Therefore, there is no way to send anything physical to the past, no matter how small or seemingly insignificant – and thus there is no way to directly observe the past – without affecting the present. If, for example, it was possible to travel to the past in some kind of super-insulated vehicle that managed to affect nothing in the past, except that it allowed a few photons to be absorbed by your retinas so that you could see something, the facts about the absorption of those few photons would be embedded in the universe in a way that would reveal measurably distinct outcomes at any time after, including the present.
So here’s what I’ve pointed out so far:
You can’t travel back in time to kill an
ancestor because this would cause a temporal paradox.
You can’t travel back in time to do much at all
because, thanks to the Butterfly Effect, almost anything you do will get
chaotically amplified over time in a way that somehow prevents your existence
or your ability or willingness to travel back in time.
· Nevertheless, if you did travel back in time (or sent something back in time), even if you did nothing, your very presence in the past would get embedded as permanent facts of the universe. The way the universe is right now (or 10 minutes ago or 10 years ago) depends on whether you travel back in time.
The last point is key.
Imagine that there is some conscious experience you had 10 minutes ago (at time T) that depended, at least to some small extent, on whether you time traveled to the past. Assume for simplicity that you observed something as blue – i.e., there is a fact, embedded in the universe, about your conscious experience of seeing blue at time T. However, if you travel into the past, your mere existence gets embedded in the universe in such a way that, at time T, you instead experience seeing red. So what did you actually experience?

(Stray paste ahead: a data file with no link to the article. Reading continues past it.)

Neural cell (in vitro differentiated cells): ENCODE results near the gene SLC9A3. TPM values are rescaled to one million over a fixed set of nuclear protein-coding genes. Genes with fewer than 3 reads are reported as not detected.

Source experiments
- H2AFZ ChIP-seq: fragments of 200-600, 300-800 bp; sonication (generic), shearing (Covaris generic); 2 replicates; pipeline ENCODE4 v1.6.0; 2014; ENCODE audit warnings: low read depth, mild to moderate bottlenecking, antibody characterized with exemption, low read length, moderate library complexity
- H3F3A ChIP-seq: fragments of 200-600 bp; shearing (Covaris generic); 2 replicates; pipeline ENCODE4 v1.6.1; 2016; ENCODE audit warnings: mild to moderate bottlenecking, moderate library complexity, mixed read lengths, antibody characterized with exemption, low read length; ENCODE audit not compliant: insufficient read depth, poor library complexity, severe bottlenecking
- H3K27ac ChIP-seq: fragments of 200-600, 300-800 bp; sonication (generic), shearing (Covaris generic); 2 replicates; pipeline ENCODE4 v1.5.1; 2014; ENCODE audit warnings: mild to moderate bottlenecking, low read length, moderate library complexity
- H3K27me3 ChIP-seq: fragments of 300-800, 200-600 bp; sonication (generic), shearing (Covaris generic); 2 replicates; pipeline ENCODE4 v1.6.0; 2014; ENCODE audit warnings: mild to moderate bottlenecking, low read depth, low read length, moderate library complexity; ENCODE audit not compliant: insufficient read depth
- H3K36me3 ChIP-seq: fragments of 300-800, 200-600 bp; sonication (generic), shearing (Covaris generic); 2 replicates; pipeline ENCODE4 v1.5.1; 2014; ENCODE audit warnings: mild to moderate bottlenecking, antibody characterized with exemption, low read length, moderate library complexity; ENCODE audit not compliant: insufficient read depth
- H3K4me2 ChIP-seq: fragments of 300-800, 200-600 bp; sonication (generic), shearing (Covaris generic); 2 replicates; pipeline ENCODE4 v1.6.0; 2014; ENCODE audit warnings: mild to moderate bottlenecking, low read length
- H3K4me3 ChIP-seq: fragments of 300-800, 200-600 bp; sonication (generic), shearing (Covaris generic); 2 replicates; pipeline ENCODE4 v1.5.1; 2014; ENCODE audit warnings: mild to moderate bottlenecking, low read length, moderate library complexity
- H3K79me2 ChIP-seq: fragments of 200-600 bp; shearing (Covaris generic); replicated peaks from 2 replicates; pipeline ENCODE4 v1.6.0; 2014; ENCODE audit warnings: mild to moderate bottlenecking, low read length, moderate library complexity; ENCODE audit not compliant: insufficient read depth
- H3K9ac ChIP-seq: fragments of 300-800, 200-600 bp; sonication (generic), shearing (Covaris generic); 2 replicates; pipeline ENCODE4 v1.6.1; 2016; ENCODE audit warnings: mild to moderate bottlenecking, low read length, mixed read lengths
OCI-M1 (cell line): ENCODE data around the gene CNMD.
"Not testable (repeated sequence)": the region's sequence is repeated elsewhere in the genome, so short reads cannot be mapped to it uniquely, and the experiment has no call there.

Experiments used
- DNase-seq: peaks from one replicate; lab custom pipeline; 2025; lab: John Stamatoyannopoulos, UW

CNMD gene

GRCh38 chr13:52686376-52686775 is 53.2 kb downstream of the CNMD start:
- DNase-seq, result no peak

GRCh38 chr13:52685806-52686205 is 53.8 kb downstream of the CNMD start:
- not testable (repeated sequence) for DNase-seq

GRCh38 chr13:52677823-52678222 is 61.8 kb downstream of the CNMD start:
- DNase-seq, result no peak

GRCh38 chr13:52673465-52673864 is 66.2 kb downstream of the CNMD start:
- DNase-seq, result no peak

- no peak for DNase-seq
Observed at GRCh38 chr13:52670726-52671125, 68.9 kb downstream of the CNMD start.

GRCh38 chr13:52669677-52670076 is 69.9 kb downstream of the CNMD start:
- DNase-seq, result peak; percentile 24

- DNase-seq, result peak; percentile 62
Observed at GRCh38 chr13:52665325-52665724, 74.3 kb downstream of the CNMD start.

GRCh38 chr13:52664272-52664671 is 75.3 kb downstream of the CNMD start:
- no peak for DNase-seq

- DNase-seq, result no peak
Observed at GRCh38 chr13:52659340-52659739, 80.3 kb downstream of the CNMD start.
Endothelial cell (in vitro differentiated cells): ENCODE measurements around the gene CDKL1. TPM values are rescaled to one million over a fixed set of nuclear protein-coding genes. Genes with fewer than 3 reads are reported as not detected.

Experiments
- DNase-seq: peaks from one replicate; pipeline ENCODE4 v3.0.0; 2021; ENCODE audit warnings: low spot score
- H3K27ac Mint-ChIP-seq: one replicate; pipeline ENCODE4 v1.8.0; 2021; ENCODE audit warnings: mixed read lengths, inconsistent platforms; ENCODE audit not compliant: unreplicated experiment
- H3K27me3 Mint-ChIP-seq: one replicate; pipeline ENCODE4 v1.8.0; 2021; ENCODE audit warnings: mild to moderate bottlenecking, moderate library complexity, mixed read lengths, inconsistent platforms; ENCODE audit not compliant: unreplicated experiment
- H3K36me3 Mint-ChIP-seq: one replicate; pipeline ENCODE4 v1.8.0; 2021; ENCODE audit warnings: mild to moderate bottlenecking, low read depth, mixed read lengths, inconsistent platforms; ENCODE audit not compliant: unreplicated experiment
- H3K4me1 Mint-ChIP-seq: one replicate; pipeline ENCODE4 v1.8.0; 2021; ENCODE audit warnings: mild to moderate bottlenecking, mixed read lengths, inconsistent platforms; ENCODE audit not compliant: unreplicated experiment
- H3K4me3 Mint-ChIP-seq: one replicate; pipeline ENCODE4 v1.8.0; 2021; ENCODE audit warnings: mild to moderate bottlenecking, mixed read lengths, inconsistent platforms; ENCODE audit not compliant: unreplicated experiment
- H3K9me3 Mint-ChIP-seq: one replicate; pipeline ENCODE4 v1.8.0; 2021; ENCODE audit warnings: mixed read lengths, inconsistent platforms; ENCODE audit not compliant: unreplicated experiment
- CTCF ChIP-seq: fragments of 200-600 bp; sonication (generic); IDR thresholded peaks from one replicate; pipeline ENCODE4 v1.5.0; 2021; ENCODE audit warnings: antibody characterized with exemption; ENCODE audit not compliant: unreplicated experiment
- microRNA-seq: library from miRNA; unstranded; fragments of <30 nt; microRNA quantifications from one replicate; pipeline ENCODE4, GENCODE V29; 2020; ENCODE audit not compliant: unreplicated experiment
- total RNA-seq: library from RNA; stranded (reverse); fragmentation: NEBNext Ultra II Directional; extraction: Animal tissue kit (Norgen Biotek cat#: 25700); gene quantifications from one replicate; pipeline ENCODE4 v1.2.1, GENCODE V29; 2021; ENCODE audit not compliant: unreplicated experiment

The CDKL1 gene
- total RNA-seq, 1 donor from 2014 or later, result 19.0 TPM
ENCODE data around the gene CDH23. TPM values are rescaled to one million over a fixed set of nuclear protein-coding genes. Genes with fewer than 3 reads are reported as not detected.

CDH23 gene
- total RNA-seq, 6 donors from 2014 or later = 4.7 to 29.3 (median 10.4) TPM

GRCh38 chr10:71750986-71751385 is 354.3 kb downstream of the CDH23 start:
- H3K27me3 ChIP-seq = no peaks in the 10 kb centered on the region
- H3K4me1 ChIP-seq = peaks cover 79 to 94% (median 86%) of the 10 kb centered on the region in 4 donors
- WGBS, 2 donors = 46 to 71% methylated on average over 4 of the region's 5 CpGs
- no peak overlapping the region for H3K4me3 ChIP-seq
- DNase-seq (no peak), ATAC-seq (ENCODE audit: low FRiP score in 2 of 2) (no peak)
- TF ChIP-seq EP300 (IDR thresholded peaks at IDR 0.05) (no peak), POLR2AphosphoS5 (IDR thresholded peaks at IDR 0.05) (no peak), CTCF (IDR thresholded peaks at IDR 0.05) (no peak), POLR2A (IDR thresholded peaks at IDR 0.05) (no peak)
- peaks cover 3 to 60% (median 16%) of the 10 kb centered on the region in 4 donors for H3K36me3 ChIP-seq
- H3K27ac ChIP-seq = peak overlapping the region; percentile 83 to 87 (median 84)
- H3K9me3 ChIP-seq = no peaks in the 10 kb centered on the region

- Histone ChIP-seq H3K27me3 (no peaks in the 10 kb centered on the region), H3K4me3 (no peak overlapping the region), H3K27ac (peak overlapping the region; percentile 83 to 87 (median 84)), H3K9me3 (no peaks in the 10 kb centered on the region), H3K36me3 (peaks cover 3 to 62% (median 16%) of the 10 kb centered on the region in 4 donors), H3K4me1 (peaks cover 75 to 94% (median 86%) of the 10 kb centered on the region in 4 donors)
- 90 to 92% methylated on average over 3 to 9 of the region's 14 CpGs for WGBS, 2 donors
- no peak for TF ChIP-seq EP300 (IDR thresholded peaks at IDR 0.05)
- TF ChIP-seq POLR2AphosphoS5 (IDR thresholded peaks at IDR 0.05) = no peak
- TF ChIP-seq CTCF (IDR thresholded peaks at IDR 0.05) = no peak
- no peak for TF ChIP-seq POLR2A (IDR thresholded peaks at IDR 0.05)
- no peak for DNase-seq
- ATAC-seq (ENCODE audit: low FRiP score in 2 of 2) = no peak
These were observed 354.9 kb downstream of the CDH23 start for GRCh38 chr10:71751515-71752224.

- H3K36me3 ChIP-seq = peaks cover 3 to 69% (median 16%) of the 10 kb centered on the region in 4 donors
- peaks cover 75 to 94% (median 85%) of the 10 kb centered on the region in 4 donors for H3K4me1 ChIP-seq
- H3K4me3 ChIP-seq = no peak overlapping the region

Some may reply that this is just a case of memory erasure or modification, but in these papers (here and here) I argue that retroactive modification of conscious states is impossible. I’m not saying someone can’t misremember something. I’m saying that conscious states are history dependent, that the facts of past conscious states get embedded in future states much as past physical events get embedded in future states of the universe. If there is indeed a fact about what I am consciously experiencing now, then it evidences facts about previous conscious states. It is therefore impossible for me to experience my present conscious state (which, indeed, I am experiencing) if my past conscious states are not facts and can instead be retroactively changed. And because time travel into the past implies the ability to retroactively change my own past conscious states, then it would imply that there is no fact about my current conscious state (and also no fact about the current physical state of the universe). This is false.
Therefore, time travel into the past in any form, even just to observe it, is impossible.
One nagging objection to the above analysis is this: it all hinges on one’s ability to choose whether to travel into the past. If there’s no free will, then it is either true or false that I’ve already traveled into the past. But if I have, then that fact is already embedded in the present universe and there is nothing I can do to prevent myself from traveling into the past. Of course, I believe that we have free will, but it remains one of the problems I am currently working on.
I’ve said enough for this post. What other objections or thoughts do you
But then where would the image information be sent? On that note, if you were able to send back
just your eyeballs to the past without the rest of your body and brain to
consciously experience it, then what’s the point?